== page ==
What is the role of monoclonal antibodies in the treatment of refractory inflammatory bowel disease (IBD)?

Updated: Oct 17, 2017
  • Author: William A Rowe, MD; Chief Editor: BS Anand, MD  more...
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Answer

An alternative agent is infliximab, a monoclonal antibody against TNF-alpha. The FDA approved infliximab for the treatment of Crohn disease in July 2005 and for the treatment of ulcerative colitis in August 2005. To be effective for maintaining remission, this medication is generally administered in 3 doses of 5 mg/kg over 6 weeks (at weeks 0, 2, and 6), with maintenance doses every 8 weeks.

A randomized, controlled trial demonstrated that adalimumab can induce remission in patients with Crohn disease that is refractory to treatment with infliximab. [102] This therapy led to mucosal healing and a reduction in hospitalization and surgical intervention. The rate of serious infection was 2%-4%, which was no greater than the rate in patients receiving placebo. [102]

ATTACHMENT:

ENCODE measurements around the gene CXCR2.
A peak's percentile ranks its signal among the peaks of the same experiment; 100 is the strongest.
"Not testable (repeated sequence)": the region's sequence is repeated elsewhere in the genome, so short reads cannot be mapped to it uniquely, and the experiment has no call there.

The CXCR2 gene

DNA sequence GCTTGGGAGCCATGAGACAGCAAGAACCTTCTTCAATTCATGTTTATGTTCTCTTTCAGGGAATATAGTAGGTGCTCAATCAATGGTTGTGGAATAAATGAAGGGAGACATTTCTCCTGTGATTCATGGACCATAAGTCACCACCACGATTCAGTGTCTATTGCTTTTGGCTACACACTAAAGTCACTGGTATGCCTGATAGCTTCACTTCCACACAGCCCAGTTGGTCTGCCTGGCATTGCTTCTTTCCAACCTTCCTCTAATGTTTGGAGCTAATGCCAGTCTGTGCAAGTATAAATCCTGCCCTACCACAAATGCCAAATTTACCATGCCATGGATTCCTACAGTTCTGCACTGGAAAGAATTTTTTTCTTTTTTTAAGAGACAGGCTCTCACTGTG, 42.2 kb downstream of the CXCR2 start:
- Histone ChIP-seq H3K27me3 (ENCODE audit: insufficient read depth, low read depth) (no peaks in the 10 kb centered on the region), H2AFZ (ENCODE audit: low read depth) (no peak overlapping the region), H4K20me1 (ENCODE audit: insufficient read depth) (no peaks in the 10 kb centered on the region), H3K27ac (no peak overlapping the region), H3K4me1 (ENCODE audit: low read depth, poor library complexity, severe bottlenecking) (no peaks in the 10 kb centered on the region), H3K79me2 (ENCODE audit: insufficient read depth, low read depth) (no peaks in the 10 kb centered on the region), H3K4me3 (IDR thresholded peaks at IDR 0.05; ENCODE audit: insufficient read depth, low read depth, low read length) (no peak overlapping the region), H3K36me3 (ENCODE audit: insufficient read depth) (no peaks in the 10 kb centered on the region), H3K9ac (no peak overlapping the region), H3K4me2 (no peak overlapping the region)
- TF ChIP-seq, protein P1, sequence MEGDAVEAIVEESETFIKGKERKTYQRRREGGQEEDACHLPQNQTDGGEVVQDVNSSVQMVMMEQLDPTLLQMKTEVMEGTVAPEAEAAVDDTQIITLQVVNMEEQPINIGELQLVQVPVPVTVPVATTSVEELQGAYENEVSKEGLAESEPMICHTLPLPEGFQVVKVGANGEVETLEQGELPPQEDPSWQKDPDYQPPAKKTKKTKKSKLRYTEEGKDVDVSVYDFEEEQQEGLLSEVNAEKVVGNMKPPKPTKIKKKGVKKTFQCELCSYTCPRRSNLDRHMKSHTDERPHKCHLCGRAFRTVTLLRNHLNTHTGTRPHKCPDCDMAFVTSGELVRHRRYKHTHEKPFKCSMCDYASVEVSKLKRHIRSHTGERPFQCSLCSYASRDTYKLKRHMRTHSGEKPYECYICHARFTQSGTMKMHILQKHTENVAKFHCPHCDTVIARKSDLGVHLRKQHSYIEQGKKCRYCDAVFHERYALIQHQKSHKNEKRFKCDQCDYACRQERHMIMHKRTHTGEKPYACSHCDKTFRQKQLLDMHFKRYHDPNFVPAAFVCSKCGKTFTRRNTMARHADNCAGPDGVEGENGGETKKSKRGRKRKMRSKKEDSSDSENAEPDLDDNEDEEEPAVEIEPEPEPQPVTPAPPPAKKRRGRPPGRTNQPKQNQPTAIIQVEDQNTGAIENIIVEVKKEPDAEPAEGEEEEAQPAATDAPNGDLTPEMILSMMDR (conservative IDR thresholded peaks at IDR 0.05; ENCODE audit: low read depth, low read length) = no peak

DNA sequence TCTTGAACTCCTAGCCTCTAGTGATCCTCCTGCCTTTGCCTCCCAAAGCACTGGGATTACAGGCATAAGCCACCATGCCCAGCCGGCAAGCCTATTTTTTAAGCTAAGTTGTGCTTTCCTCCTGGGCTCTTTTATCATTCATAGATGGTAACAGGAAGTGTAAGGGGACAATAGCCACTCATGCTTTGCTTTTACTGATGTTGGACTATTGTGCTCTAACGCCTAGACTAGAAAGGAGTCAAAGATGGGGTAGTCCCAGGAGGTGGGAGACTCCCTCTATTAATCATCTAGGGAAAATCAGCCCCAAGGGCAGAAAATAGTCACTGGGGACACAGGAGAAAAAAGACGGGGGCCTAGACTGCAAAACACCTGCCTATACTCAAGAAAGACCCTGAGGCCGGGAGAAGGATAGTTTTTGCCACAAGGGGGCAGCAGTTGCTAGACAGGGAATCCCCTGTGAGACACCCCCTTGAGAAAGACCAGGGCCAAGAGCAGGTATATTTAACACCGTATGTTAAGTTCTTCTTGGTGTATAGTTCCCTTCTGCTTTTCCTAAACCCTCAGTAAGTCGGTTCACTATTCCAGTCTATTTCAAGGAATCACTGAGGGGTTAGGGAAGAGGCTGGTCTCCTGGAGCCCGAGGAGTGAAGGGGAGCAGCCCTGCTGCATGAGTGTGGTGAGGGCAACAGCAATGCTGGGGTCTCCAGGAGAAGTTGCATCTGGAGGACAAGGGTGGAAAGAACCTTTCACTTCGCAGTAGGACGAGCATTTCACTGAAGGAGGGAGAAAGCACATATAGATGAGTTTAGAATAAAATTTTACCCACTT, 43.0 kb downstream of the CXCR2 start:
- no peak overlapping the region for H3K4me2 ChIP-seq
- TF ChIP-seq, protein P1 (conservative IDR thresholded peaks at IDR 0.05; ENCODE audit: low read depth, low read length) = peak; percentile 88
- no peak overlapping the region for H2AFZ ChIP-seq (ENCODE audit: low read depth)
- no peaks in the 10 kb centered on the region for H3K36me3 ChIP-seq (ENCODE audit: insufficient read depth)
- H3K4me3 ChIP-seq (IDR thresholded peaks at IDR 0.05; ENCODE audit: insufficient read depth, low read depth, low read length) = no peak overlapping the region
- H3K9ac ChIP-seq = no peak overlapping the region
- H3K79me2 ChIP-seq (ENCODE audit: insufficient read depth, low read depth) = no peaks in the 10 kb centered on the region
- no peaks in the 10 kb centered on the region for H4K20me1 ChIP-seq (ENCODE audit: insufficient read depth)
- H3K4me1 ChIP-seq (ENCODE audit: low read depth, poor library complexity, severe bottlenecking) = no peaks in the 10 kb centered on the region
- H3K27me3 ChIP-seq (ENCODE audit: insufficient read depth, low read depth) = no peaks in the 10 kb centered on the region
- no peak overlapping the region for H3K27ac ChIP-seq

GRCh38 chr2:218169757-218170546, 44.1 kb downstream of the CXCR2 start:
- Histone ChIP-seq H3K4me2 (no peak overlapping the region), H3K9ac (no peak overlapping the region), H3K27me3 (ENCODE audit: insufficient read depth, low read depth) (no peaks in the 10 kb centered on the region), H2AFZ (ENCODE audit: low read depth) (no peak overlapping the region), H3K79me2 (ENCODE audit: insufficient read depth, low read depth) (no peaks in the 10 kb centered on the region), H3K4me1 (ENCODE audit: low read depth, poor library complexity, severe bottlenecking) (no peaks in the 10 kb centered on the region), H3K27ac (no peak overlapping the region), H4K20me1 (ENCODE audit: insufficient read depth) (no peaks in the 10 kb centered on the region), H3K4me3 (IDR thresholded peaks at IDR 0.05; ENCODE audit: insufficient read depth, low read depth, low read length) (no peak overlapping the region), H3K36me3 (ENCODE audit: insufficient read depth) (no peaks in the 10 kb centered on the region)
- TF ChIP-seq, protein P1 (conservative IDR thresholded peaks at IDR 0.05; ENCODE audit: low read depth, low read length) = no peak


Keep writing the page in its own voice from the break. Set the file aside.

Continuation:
Note that in September 2011, the US Food and Drug Administration (FDA) issued a notification regarding updates to the Black Box Warning for the entire class of tumor necrosis factor (TNF)-alpha blockers. [103] The advisory included the risk of Legionella and Listeria infections, as well as consistency of the information in the Boxed Warning and the Warnings and Precautions sections regarding the risk of serious infections and the associated disease-causing organisms. [103]


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